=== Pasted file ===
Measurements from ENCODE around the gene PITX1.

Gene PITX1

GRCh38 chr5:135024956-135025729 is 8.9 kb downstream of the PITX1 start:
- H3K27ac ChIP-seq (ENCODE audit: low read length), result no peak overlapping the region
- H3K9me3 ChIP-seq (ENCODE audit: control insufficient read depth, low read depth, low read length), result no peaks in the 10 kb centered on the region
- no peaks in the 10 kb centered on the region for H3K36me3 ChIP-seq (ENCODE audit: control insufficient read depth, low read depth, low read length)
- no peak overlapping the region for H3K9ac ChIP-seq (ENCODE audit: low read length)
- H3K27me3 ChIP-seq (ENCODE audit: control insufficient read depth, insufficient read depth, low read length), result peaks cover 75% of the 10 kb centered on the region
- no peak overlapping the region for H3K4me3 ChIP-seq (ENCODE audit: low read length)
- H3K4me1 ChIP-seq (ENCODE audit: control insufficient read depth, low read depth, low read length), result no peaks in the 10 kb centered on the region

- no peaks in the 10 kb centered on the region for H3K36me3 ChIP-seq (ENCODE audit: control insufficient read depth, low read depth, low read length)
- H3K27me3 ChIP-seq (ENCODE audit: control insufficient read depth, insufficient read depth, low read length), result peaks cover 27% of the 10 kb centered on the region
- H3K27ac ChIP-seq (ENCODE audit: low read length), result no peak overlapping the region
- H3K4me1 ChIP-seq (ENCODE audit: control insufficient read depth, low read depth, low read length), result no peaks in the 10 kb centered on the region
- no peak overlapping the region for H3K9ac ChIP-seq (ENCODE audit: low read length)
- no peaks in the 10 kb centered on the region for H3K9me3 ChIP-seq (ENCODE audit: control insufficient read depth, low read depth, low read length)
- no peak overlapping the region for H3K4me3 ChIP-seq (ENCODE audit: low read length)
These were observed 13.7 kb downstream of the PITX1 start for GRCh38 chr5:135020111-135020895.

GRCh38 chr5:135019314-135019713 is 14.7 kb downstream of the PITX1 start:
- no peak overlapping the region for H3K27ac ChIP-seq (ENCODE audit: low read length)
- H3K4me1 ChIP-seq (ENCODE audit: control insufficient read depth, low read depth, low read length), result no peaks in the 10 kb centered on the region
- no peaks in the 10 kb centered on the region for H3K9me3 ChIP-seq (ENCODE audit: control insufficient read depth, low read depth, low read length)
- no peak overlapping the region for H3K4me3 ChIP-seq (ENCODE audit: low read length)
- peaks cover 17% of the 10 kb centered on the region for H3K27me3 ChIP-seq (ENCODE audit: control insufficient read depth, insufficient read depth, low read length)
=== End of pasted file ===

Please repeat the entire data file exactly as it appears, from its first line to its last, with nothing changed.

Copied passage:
Measurements from ENCODE around the gene PITX1.

Gene PITX1

GRCh38 chr5:135024956-135025729 is 8.9 kb downstream of the PITX1 start:
- H3K27ac ChIP-seq (ENCODE audit: low read length), result no peak overlapping the region
- H3K9me3 ChIP-seq (ENCODE audit: control insufficient read depth, low read depth, low read length), result no peaks in the 10 kb centered on the region
- no peaks in the 10 kb centered on the region for H3K36me3 ChIP-seq (ENCODE audit: control insufficient read depth, low read depth, low read length)
- no peak overlapping the region for H3K9ac ChIP-seq (ENCODE audit: low read length)
- H3K27me3 ChIP-seq (ENCODE audit: control insufficient read depth, insufficient read depth, low read length), result peaks cover 75% of the 10 kb centered on the region
- no peak overlapping the region for H3K4me3 ChIP-seq (ENCODE audit: low read length)
- H3K4me1 ChIP-seq (ENCODE audit: control insufficient read depth, low read depth, low read length), result no peaks in the 10 kb centered on the region

- no peaks in the 10 kb centered on the region for H3K36me3 ChIP-seq (ENCODE audit: control insufficient read depth, low read depth, low read length)
- H3K27me3 ChIP-seq (ENCODE audit: control insufficient read depth, insufficient read depth, low read length), result peaks cover 27% of the 10 kb centered on the region
- H3K27ac ChIP-seq (ENCODE audit: low read length), result no peak overlapping the region
- H3K4me1 ChIP-seq (ENCODE audit: control insufficient read depth, low read depth, low read length), result no peaks in the 10 kb centered on the region
- no peak overlapping the region for H3K9ac ChIP-seq (ENCODE audit: low read length)
- no peaks in the 10 kb centered on the region for H3K9me3 ChIP-seq (ENCODE audit: control insufficient read depth, low read depth, low read length)
- no peak overlapping the region for H3K4me3 ChIP-seq (ENCODE audit: low read length)
These were observed 13.7 kb downstream of the PITX1 start for GRCh38 chr5:135020111-135020895.

GRCh38 chr5:135019314-135019713 is 14.7 kb downstream of the PITX1 start:
- no peak overlapping the region for H3K27ac ChIP-seq (ENCODE audit: low read length)
- H3K4me1 ChIP-seq (ENCODE audit: control insufficient read depth, low read depth, low read length), result no peaks in the 10 kb centered on the region
- no peaks in the 10 kb centered on the region for H3K9me3 ChIP-seq (ENCODE audit: control insufficient read depth, low read depth, low read length)
- no peak overlapping the region for H3K4me3 ChIP-seq (ENCODE audit: low read length)
- peaks cover 17% of the 10 kb centered on the region for H3K27me3 ChIP-seq (ENCODE audit: control insufficient read depth, insufficient read depth, low read length)